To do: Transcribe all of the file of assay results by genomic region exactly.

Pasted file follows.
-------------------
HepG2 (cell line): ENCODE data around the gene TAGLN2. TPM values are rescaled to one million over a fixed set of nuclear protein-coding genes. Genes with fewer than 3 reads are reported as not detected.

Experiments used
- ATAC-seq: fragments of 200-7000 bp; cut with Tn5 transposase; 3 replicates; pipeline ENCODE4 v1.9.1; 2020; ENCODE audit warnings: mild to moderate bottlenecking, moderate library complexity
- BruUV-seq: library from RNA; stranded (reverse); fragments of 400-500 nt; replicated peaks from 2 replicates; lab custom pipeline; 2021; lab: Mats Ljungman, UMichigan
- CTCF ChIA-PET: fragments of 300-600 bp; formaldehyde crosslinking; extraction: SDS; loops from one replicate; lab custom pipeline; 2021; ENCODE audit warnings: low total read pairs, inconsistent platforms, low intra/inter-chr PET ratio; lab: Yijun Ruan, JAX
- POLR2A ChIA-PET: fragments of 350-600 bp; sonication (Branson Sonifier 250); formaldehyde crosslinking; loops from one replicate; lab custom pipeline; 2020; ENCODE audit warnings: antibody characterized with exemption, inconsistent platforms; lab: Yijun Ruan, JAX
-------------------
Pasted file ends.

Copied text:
HepG2 (cell line): ENCODE data around the gene TAGLN2. TPM values are rescaled to one million over a fixed set of nuclear protein-coding genes. Genes with fewer than 3 reads are reported as not detected.

Experiments used
- ATAC-seq: fragments of 200-7000 bp; cut with Tn5 transposase; 3 replicates; pipeline ENCODE4 v1.9.1; 2020; ENCODE audit warnings: mild to moderate bottlenecking, moderate library complexity
- BruUV-seq: library from RNA; stranded (reverse); fragments of 400-500 nt; replicated peaks from 2 replicates; lab custom pipeline; 2021; lab: Mats Ljungman, UMichigan
- CTCF ChIA-PET: fragments of 300-600 bp; formaldehyde crosslinking; extraction: SDS; loops from one replicate; lab custom pipeline; 2021; ENCODE audit warnings: low total read pairs, inconsistent platforms, low intra/inter-chr PET ratio; lab: Yijun Ruan, JAX
- POLR2A ChIA-PET: fragments of 350-600 bp; sonication (Branson Sonifier 250); formaldehyde crosslinking; loops from one replicate; lab custom pipeline; 2020; ENCODE audit warnings: antibody characterized with exemption, inconsistent platforms; lab: Yijun Ruan, JAX